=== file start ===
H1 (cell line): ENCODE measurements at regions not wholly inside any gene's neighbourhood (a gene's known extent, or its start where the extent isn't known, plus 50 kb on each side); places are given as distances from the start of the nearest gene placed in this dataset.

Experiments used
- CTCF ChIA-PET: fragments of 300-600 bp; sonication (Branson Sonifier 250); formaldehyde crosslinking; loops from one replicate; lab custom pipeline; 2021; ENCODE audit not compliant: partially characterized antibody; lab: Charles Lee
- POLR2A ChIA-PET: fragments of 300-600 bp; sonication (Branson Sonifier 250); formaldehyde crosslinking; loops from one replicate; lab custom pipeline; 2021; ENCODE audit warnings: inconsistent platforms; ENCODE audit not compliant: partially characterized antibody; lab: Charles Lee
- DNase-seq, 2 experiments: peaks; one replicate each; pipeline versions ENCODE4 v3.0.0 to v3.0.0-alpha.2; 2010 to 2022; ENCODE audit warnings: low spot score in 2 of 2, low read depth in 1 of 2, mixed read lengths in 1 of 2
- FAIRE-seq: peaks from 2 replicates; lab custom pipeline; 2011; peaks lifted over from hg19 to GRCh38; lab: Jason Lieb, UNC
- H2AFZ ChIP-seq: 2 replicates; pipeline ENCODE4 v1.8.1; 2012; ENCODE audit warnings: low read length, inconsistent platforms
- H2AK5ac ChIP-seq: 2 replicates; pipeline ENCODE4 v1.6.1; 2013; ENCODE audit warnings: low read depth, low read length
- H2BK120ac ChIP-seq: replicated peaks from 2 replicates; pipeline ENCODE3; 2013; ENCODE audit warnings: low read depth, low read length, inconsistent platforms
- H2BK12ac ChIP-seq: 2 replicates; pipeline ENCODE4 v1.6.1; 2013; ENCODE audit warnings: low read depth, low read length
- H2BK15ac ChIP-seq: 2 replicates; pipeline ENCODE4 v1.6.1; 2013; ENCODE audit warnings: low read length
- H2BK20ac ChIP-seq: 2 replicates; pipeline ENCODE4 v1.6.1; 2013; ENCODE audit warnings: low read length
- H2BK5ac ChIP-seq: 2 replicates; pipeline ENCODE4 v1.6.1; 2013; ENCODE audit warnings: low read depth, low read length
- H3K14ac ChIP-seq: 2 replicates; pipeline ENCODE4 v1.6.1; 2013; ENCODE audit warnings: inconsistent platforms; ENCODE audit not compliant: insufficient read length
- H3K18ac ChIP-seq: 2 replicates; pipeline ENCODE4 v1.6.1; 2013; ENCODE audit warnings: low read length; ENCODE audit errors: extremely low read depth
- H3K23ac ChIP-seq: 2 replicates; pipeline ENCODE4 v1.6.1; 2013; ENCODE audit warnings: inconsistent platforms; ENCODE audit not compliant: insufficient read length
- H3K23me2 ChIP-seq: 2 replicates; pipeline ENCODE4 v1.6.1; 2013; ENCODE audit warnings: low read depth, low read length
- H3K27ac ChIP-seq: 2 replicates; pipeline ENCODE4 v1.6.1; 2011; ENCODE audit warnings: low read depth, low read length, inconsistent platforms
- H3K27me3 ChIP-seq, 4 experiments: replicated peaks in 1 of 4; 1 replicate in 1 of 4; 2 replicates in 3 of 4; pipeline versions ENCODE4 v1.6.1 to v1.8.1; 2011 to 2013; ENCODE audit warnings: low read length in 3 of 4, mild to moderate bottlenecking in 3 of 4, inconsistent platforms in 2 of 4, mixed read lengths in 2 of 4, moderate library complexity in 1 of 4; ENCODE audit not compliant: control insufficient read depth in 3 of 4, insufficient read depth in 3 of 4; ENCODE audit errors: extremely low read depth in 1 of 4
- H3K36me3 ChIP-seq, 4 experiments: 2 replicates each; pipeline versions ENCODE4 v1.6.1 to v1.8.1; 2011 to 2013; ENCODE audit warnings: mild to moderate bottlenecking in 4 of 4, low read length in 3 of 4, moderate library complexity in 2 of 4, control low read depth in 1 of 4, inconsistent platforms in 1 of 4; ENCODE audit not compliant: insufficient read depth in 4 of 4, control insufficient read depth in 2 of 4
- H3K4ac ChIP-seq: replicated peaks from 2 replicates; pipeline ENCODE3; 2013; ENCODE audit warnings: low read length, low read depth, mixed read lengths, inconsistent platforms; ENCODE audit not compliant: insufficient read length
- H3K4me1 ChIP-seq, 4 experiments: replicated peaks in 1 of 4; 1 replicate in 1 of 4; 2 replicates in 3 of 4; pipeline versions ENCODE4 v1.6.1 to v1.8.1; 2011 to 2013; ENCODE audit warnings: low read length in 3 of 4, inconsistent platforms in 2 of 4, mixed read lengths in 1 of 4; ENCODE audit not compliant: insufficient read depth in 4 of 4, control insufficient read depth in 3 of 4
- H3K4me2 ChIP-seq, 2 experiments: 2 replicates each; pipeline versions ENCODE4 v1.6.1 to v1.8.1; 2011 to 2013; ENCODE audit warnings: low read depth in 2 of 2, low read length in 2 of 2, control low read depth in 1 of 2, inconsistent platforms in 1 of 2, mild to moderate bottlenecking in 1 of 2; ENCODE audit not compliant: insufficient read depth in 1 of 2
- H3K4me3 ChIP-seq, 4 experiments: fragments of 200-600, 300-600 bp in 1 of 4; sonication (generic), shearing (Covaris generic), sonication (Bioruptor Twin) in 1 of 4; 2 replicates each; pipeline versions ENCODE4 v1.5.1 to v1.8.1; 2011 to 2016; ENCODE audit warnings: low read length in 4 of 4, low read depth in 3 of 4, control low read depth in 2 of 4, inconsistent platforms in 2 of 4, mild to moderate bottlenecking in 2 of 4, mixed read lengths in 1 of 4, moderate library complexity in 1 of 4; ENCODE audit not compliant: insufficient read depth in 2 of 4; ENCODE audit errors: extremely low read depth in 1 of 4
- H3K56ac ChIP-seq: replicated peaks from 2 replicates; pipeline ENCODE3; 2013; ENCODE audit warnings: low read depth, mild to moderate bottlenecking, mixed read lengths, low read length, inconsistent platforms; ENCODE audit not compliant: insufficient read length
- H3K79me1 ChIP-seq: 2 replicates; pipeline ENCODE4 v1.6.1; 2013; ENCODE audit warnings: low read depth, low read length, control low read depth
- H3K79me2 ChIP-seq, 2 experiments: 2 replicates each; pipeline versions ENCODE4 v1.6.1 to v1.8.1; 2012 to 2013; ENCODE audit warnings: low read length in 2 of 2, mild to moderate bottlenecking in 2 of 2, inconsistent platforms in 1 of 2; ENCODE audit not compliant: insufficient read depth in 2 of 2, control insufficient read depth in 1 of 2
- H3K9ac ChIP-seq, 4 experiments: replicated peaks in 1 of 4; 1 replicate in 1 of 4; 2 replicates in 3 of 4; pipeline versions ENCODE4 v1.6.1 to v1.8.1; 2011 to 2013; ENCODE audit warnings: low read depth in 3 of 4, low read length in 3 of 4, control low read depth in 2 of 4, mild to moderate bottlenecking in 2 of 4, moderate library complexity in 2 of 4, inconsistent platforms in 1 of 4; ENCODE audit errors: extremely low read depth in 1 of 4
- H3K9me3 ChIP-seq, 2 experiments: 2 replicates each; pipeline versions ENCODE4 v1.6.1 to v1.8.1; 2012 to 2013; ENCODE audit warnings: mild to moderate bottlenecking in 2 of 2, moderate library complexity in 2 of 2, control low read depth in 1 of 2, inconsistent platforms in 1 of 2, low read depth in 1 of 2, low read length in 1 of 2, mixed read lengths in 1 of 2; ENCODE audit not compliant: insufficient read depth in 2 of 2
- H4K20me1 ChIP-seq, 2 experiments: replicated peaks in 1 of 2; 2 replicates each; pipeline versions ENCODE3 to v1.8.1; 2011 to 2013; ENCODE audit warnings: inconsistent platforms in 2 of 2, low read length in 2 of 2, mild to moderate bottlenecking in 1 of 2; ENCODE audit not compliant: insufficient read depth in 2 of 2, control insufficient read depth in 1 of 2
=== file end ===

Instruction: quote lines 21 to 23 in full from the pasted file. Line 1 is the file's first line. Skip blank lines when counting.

- H3K4ac ChIP-seq: replicated peaks from 2 replicates; pipeline ENCODE3; 2013; ENCODE audit warnings: low read length, low read depth, mixed read lengths, inconsistent platforms; ENCODE audit not compliant: insufficient read length
- H3K4me1 ChIP-seq, 4 experiments: replicated peaks in 1 of 4; 1 replicate in 1 of 4; 2 replicates in 3 of 4; pipeline versions ENCODE4 v1.6.1 to v1.8.1; 2011 to 2013; ENCODE audit warnings: low read length in 3 of 4, inconsistent platforms in 2 of 4, mixed read lengths in 1 of 4; ENCODE audit not compliant: insufficient read depth in 4 of 4, control insufficient read depth in 3 of 4
- H3K4me2 ChIP-seq, 2 experiments: 2 replicates each; pipeline versions ENCODE4 v1.6.1 to v1.8.1; 2011 to 2013; ENCODE audit warnings: low read depth in 2 of 2, low read length in 2 of 2, control low read depth in 1 of 2, inconsistent platforms in 1 of 2, mild to moderate bottlenecking in 1 of 2; ENCODE audit not compliant: insufficient read depth in 1 of 2